As building codes changed, Eichler's drywall finishing techniques evolved with the technology. The earlier 'skip trowel' finish was later replaced by the smooth-wall finish (including sheet rock) in some of his later developments, beginning in the mid-1960s. While Cooke claims this finish remains the most popular among his Eichler clients today, he still encounters those requesting wood paneling.
However, today, most building codes and fire-safety provisions do not allow the installation of stand-alone wood paneling. Once original wood paneling is removed, most codes require homeowners to replace those panels (or at least line them) with fire-resistant products such as drywall.
There are other disadvantages to maintaining wood paneling on interior walls. Paneling darkens with age, and as a result, some homeowners find that such paneling makes their rooms also "feel dark." Others experience difficulty selecting furniture and artwork for a wood-paneled room.
What's in the Future
So what is an Eichler owner to do? Is there a way to balance the desire for a nostalgic return to better times and Eichler's purity while reckoning with paneling's dark disadvantages? And what are the wisest choices?
When Jerry Escobar and his family moved into their San Jose Eichler three years ago, none of the wood paneling existed in its original condition; all of it had been painted or whitewashed. So, Escobar decided to restore a portion of his interior walls. "If we had bought the house in original condition, we would have kept the paneling," Escobar says. "But it was not, so we selected certain walls to become focal points. On these walls we wanted mahogany. We believed that this would provide the warmth that some of today's modernist homes lack."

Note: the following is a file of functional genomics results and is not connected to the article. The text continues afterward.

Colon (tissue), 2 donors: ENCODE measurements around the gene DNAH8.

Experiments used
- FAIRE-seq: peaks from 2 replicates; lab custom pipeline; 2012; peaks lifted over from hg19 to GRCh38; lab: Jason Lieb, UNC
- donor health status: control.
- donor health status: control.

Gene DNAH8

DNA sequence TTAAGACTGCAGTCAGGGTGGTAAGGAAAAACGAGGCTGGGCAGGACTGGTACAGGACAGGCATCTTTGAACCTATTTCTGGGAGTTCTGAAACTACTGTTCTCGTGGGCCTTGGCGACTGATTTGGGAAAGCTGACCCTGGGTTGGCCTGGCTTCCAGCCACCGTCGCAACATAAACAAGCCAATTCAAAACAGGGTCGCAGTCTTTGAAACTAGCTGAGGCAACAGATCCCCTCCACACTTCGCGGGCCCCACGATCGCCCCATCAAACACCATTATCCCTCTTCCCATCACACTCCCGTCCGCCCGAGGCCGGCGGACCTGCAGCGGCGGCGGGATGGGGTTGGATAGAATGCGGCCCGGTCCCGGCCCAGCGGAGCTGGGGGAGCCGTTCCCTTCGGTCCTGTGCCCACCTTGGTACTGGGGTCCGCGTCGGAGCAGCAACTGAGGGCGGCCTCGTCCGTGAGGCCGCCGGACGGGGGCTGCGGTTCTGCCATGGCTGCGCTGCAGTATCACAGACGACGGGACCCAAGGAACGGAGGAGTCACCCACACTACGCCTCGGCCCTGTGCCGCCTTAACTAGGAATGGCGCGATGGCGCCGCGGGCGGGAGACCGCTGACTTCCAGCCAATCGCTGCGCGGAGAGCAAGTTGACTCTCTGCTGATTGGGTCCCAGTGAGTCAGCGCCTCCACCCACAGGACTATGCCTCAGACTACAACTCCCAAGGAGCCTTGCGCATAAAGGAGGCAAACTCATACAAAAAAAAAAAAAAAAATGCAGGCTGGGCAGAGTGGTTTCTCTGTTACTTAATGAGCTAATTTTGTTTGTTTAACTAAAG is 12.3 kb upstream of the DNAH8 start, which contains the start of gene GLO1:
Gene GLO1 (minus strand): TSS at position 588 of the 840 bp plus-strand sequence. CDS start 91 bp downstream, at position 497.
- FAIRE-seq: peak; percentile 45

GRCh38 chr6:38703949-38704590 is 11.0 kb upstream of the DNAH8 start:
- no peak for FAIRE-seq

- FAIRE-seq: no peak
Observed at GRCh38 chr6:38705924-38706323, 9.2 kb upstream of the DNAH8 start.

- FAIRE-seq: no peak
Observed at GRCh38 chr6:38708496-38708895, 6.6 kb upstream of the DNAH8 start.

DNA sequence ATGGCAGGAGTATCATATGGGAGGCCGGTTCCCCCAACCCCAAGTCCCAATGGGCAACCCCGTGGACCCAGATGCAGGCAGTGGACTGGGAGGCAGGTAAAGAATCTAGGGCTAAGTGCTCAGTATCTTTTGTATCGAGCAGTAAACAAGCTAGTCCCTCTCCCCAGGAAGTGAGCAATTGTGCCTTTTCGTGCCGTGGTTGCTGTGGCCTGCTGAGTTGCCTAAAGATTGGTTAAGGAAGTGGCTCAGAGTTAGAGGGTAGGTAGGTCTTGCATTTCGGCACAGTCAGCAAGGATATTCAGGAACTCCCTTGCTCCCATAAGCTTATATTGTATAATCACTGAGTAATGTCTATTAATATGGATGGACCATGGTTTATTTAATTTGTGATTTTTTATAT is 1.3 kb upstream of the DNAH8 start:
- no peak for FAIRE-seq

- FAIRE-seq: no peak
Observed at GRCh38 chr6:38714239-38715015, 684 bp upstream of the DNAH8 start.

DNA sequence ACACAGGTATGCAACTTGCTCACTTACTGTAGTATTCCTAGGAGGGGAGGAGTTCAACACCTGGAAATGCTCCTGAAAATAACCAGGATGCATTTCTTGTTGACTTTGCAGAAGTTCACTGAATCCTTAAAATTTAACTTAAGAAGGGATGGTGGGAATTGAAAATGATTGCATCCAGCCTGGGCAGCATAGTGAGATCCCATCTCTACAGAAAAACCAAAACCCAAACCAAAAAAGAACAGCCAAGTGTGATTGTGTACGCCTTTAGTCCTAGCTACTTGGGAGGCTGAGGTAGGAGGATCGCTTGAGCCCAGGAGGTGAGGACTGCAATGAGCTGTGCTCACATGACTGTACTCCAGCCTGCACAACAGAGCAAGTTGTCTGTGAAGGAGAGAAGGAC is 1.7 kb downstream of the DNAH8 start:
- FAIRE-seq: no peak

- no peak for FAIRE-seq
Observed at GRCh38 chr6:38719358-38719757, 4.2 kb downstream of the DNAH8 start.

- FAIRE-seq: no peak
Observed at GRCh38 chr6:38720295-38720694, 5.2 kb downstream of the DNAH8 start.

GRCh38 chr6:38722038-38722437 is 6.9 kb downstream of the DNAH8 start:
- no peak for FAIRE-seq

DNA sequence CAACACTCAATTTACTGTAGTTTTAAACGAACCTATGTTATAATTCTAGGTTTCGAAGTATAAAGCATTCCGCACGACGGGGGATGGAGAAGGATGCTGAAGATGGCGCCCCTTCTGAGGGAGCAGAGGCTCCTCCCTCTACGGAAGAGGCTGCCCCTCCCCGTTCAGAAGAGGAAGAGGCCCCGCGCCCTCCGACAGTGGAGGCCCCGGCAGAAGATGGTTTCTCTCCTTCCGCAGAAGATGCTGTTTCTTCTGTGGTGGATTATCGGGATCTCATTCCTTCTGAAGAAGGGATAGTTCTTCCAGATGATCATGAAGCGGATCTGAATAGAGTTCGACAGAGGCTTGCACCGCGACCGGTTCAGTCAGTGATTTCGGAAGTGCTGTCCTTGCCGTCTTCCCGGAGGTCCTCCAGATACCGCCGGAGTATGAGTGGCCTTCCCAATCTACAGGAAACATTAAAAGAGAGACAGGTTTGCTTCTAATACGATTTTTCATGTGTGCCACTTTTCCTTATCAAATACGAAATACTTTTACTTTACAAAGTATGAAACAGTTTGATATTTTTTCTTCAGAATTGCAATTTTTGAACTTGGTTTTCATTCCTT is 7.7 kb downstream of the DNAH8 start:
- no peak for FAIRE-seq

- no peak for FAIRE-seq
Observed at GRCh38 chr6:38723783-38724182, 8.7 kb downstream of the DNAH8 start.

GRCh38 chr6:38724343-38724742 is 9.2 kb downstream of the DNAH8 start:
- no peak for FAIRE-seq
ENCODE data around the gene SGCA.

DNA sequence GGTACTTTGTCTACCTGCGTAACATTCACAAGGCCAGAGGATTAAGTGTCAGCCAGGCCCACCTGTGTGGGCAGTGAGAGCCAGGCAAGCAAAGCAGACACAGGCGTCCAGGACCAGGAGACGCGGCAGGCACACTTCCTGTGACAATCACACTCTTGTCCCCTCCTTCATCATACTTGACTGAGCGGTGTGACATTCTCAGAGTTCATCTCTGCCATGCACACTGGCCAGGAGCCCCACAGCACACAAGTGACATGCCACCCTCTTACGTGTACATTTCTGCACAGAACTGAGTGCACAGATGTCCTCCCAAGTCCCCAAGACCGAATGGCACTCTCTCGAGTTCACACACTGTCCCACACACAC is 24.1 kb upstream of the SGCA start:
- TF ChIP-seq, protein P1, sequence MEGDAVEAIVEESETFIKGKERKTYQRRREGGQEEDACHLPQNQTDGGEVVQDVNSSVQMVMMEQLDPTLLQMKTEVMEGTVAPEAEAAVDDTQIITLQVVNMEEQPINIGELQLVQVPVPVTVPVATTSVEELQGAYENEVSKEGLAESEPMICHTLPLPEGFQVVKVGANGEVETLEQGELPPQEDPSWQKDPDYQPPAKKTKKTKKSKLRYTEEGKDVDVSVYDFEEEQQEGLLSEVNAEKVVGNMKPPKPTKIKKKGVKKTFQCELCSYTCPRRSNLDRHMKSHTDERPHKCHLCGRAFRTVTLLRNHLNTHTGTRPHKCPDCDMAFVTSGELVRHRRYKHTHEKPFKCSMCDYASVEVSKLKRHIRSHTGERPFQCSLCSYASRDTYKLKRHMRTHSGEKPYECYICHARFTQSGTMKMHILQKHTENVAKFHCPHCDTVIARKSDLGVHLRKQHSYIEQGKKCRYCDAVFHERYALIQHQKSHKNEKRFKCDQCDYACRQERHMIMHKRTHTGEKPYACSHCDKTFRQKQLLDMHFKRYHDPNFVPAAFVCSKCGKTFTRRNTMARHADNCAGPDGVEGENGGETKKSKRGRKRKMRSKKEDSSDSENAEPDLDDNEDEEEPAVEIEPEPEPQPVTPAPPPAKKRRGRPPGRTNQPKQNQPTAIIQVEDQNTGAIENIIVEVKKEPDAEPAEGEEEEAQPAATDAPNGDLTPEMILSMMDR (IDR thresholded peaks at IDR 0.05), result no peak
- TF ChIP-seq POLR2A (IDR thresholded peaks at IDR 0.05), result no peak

According to Escobar, finding the quarter-round base trim can be challenging, so he re-used his originals. While one can purchase new quarter-rounds, Escobar found that today their dimensions are larger than the originals and don't have quite the same look.
Some homeowners prefer to restore their original paneling, while others opt to dramatically brighten the interior with light-colored paint. Lou Palladino, owner of Palladino Painting, Inc., observes that 'what to do with the paneling?' is a question that inevitably comes up with his Eichler clients as they begin to upgrade and remodel their homes. But many of his customers are reluctant to paint their paneling, preferring to go the restoration route.
If the paneling is salvageable, Palladino will prepare it with a cleaning and a light sanding, being careful not to wear through the thin veneer. He then uses toned polyurethane to restore the color and add richness. Palladino likes using a urethane with color in it because, he says, "it allows us to modify the look by blending and softening the appearance of the damaged areas."
Painting over paneling is also quite common today, says Palladino, since some Eichler owners simply do not care for the dark look of the wood walls. "For painting, we prepare the paneling by sanding, cleaning, and sealing with an oil-based primer," he says. "If the homeowner likes, we can also conceal the vertical wood joints by taping them. To do this, we fill the joints with joint compound, then lay a thin film of the compound over the joint, and then imbed joint tape in it. After that, the tape is covered with more joint compound, and the surface is sanded out to achieve a smooth finish."